How to Buy a Car During the Auto Industry Crisis

Chances are, the way you went about buying your last car will be totally different than the way you will buy your next vehicle. The days of easy credit and no down payment are over. But if you have good credit and a substantial down payment, you can really score a fantastic deal on a car right now.

Money Magazine has come up with a few new rules for buying a car, listed below. These suggestions can really help you prepare before you go to the dealership and can help save you money on your next car purchase.
1. “You can find a deal anywhere, and we mean anywhere.”
First of all, there’s a ton of inventory right now. Automakers are cutting back on production because there’s a ton of cars sitting on dealer lots. From 0% financing to thousands of dollars in cash back incentives, it’s hard to find a car brand that’s not giving huge discounts right now.
You’ll also see incentives on the full range of cars. Recently, it was just the gas guzzling SUVs and trucks that had big price cuts. But now, small and mid-size cars are getting big incentives too. Even Toyota just started giving incentives on its popular Prius hybrid.
Get pre-approved for your car loan before you go to the dealership. This will allow you to negotiate on the financing. Check your local credit union or online lenders for financing. Go to the dealer with your pre-approved loan check and see if the dealer can beat the rate you already have.
Don’t be afraid to negotiate the price of the car. If the salesperson doesn’t want to give you the price you want, simply walk out. Chances are they will run after you and beg you not to leave.  
Here’s a good tip from Money Magazine’s rules: “Finally, when deciding between cash back or a low-rate loan, consider your time frame. Cash will usually beat cheap interest if you plan to get rid of the car or pay off the loan within three years.”
Import car lot picture
Ports are full of import cars that are ready to go to the dealerships, except that the dealers’ lots are full too.
2. “Lenders are playing tough, but only with some borrowers (hint: not you).”
As mentioned earlier, easy credit is gone. But if you have a credit score higher than 720, lenders will be falling all over you to give you a car loan. Don’t expect those six and seven-year loans any more though. They’re basically gone. If you can get one, you’ll end up paying a higher percentage rate. Expect to see car loans with terms of five years and less.
 The shorter the loan term though, the less interest you pay, so this could be a good thing.
Don’t worry though if your score is less than 720. There are still car loans out there. You will have to put at least 10 to 20% down though. You also may have to pay a higher interest rate.
3. “Cheap leases are disappearing…”
Remember the guy down the street who wasn’t rich but drove a BMW? He definitely didn’t own it. He was leasing it. Leases were the way for Americans to “keep up with the Joneses” by leasing expensive cars they never would have been able to afford if they bought it.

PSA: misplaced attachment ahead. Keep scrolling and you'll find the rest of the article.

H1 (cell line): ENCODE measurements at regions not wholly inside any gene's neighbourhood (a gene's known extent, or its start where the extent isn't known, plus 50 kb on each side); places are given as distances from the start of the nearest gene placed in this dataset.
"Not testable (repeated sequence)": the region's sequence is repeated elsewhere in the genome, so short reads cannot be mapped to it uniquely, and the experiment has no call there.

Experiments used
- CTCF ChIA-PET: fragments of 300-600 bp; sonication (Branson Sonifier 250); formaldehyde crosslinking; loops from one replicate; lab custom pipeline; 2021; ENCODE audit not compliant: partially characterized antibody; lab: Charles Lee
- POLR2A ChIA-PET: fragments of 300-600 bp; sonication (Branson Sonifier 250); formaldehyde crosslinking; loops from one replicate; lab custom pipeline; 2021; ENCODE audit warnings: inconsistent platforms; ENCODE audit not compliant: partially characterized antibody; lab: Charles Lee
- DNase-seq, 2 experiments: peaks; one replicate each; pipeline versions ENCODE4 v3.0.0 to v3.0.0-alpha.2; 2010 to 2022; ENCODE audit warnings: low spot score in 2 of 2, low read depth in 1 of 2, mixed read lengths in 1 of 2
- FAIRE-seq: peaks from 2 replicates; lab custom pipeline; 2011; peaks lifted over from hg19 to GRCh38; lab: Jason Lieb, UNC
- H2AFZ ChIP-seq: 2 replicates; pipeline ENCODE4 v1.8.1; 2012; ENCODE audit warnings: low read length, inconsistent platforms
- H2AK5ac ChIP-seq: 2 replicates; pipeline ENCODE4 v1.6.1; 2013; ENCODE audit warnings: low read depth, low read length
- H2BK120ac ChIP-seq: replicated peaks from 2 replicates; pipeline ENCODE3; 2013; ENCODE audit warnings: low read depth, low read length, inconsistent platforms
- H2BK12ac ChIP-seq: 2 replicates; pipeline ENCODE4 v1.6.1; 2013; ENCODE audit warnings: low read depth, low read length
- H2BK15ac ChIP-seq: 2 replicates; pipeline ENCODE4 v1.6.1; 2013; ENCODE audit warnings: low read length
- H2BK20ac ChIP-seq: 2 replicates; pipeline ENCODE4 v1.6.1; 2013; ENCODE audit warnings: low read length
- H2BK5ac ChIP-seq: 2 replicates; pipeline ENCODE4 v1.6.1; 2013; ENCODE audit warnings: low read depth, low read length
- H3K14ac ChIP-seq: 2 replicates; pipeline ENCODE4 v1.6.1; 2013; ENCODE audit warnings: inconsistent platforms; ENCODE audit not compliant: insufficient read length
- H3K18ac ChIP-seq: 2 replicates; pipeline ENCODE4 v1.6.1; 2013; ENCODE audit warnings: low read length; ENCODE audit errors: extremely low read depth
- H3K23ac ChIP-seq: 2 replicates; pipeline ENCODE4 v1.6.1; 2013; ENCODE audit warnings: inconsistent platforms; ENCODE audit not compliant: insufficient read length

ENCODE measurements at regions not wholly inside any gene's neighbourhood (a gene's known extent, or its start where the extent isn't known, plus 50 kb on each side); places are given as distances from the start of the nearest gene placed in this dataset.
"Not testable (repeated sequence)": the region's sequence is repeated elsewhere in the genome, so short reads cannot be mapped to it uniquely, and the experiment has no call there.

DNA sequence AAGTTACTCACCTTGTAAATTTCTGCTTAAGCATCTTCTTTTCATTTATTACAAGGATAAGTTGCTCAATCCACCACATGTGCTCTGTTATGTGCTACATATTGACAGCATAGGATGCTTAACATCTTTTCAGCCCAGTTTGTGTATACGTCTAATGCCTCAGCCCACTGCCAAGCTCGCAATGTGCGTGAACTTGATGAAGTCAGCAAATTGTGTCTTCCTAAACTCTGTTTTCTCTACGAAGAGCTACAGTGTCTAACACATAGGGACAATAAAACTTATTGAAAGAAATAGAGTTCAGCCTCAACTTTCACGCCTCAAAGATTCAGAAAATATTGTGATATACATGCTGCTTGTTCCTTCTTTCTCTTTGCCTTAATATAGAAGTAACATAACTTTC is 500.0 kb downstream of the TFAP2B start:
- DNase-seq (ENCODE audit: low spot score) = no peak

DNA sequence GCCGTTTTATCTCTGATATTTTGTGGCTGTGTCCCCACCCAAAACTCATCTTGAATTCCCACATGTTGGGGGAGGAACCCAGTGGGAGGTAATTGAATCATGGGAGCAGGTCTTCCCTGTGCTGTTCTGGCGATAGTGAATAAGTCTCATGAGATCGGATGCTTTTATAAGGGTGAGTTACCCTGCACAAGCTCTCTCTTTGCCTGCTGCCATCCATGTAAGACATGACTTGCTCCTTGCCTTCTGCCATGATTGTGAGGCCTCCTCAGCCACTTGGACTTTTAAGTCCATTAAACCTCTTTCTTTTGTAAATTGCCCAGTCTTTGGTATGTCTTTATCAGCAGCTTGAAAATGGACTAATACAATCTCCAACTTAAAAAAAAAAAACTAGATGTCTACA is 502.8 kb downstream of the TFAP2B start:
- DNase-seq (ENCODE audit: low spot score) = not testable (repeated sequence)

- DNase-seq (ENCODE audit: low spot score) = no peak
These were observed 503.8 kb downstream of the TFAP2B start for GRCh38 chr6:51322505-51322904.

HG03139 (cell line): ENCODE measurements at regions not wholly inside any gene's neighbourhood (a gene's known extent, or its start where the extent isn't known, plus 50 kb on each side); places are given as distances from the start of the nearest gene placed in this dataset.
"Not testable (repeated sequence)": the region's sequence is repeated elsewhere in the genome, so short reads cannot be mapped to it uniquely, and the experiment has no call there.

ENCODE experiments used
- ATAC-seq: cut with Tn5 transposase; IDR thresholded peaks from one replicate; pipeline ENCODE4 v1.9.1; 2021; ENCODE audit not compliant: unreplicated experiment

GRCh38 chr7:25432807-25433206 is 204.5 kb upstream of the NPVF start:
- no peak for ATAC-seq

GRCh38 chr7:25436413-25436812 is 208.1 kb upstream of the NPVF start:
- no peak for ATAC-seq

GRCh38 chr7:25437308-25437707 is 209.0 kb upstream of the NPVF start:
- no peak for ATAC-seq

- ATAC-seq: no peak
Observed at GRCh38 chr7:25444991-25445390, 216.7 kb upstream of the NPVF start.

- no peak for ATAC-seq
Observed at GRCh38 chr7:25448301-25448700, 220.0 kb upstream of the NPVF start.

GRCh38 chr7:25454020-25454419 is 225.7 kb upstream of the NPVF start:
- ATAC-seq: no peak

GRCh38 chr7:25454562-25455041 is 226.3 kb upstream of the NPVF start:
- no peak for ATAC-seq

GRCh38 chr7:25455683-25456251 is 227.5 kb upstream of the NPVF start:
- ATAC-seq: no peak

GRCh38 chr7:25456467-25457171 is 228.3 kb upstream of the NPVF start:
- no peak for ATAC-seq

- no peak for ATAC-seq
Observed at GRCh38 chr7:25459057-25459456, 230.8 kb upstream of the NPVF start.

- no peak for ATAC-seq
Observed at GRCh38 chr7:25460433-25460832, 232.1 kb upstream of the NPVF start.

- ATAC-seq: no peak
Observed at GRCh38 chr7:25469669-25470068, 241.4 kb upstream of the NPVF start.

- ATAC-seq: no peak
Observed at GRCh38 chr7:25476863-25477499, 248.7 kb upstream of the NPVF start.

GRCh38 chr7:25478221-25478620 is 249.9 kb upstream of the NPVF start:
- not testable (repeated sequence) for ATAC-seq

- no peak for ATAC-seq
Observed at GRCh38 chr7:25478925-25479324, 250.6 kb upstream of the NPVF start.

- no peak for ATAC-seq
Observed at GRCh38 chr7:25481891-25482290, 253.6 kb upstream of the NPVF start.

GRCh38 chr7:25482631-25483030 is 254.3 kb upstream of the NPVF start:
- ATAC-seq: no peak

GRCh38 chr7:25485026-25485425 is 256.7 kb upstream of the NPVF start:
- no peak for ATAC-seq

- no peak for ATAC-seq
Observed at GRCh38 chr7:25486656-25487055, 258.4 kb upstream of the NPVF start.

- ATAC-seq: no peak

Now though, lease payments are getting more expensive and are much closer to the car loan payment for the same car. Leasing companies took such a huge loss when all the SUVs came off lease and were worth practically nothing. They have to make up the money some way, right?
If you have prime credit (720+) you can still lease a car. But don’t expect to see those $0 down deals. You’ll likely have to put a few thousand down and your lease payment will be higher.
4. “…but you can still profit from their glory days.”
All those SUVs that came off lease recently and are worth practically nothing are good cars to buy if you need the size of an SUV. The dealer will inspect the car, fix any problems, give it an extended warranty and sell it as a certified pre-owned vehicle.
Make sure the extended warranty lasts a few years longer than the original manufacturer’s warranty. You should get another few years on top of the original warranty. Money Magazine suggests negotiating the price of the car down enough to cover the cost of the additional warranty.
5. “Buyers need to read the business pages too.”
If you don’t know that the Big Three might go into chapter 11 bankruptcy, you may not want to buy one of their cars. But then again, you shouldn’t worry because the warranty should still be honored. Parts probably will be available too.
If you read in the news recently that GM is killing several Pontiac models, you probably don’t want to buy one. That model’s value will drop so much, it won’t be worth a lot at all when you decide to sell or trade it in.
Just be aware of what’s going on out there in the automotive news world. Keeping yourself up-to-date on the current situation can help you when you purchase your next car.
 
Image via americanthinker.com.